All across the country, Starbucks workers are striking. In the past week, workers at stores in metro areas like Seattle, Boston, Pittsburgh, Detroit, as well as Augusta and Atlanta in Georgia have all gone on strike because of poor working conditions and the company’s open hostility to the ongoing Starbucks Workers United union drive underway at locations nationwide.
Workers at the first Starbucks to unionize in Atlanta picketed their store instead of working on Sunday to protest the company's refusal to improve working conditions. "There's a bittersweet aspect," one organizer told The Atlanta Journal-Constitution. "Because while I'm proud of us for being so strong and coming out and striking and closing the store down for the day, it's still sad that we are at this point."
On Monday, a Starbucks near Boston University's campus that voted to unionize in June tweeted a letter to management, saying workers would strike until further notice because working conditions had continued to decay. The letter lays out a host of unfair labor practices adopted after the union vote including "threats, overly restrictive policies, denials of benefits, changes in operations,” along with "illegal threats of discipline or termination of employees" from management.
Workers picketed in front of three stores in Pittsburgh last week after Starbucks fired two union workers, which the union alleges was retaliation for union activity. “Starbucks’ decision to terminate two leading members of our union organizing committee in the heart of Pittsburgh, an historic center of our country’s labor movement, is a disgusting failed attempt to scare pro-union partners out of stores," the two employees wrote in a press statement about their firings. "Starbucks is trying to intimidate partners across the Country by applying undue pressure to our paychecks and we cannot—and will not—sit idly by while our rights are violated. Our city is behind us and so is history.”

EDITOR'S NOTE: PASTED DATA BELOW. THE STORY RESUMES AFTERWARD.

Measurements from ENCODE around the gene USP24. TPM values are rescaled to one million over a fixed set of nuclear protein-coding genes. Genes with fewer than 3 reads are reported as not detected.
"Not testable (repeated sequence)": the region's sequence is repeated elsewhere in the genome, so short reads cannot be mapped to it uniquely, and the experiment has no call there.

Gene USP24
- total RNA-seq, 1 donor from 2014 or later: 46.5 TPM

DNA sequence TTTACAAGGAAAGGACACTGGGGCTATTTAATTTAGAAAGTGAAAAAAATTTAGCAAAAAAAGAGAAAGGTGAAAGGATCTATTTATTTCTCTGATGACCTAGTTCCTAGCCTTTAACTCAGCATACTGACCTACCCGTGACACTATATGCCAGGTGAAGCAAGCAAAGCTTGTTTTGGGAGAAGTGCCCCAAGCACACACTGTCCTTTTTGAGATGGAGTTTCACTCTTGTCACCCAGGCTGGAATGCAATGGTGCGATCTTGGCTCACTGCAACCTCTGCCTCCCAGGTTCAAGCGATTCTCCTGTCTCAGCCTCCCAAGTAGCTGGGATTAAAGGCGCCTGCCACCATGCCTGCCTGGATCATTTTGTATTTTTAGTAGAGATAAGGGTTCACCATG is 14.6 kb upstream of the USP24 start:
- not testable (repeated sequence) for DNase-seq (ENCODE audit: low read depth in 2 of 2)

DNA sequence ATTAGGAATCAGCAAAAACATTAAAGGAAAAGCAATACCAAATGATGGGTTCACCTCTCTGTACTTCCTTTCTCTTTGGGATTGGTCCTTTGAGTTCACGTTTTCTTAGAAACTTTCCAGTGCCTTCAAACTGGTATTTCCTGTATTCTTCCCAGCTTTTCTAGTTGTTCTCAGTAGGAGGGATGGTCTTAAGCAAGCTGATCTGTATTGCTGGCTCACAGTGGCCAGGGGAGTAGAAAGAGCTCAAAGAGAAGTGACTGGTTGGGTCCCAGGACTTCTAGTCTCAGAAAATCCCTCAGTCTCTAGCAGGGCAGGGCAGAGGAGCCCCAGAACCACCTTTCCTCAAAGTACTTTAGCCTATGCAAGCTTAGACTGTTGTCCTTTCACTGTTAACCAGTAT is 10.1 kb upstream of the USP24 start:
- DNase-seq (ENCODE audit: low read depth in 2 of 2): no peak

Employees at a Starbucks store in the Detroit metro area—the first to unionize in Michigan—went on strike Tuesday over retaliation from management that imposed "impossible conditions" in response to unionizing. In Augusta, Georgia, workers also went on strike Tuesday morning after Starbucks management fired a worker key to unionizing the store in April and then walked out on a meeting with workers listing demands that included reinstating the union worker, according to striking workers.
On Sunday, workers at a Seattle store launched a strike in response to the company announcing it will close three stores, including two that have already unionized and one that was slated to vote in August. A week earlier in Independence, Missouri, Starbucks workers went on strike because they claim the company is deploying union-busting tactics such as withholding healthcare among union negotiations.
In June, the company said it would reimburse abortion travel expenses for employees enrolled in its healthcare plan if there were no legal providers in the worker's state or within a 100 mile radius. Workers at the Independence store, however, claim that it shifted and said it couldn’t “make promises of guarantees about any benefits” for unionized stores during bargaining.
As the company promises to close 16 stores by the end of the month, alludes to more closures to come, and continues to face allegations of union busting and retaliation against union workers, it’s hard to see when the strikes will end.
Starbucks did not respond to Motherboard’s request for comment.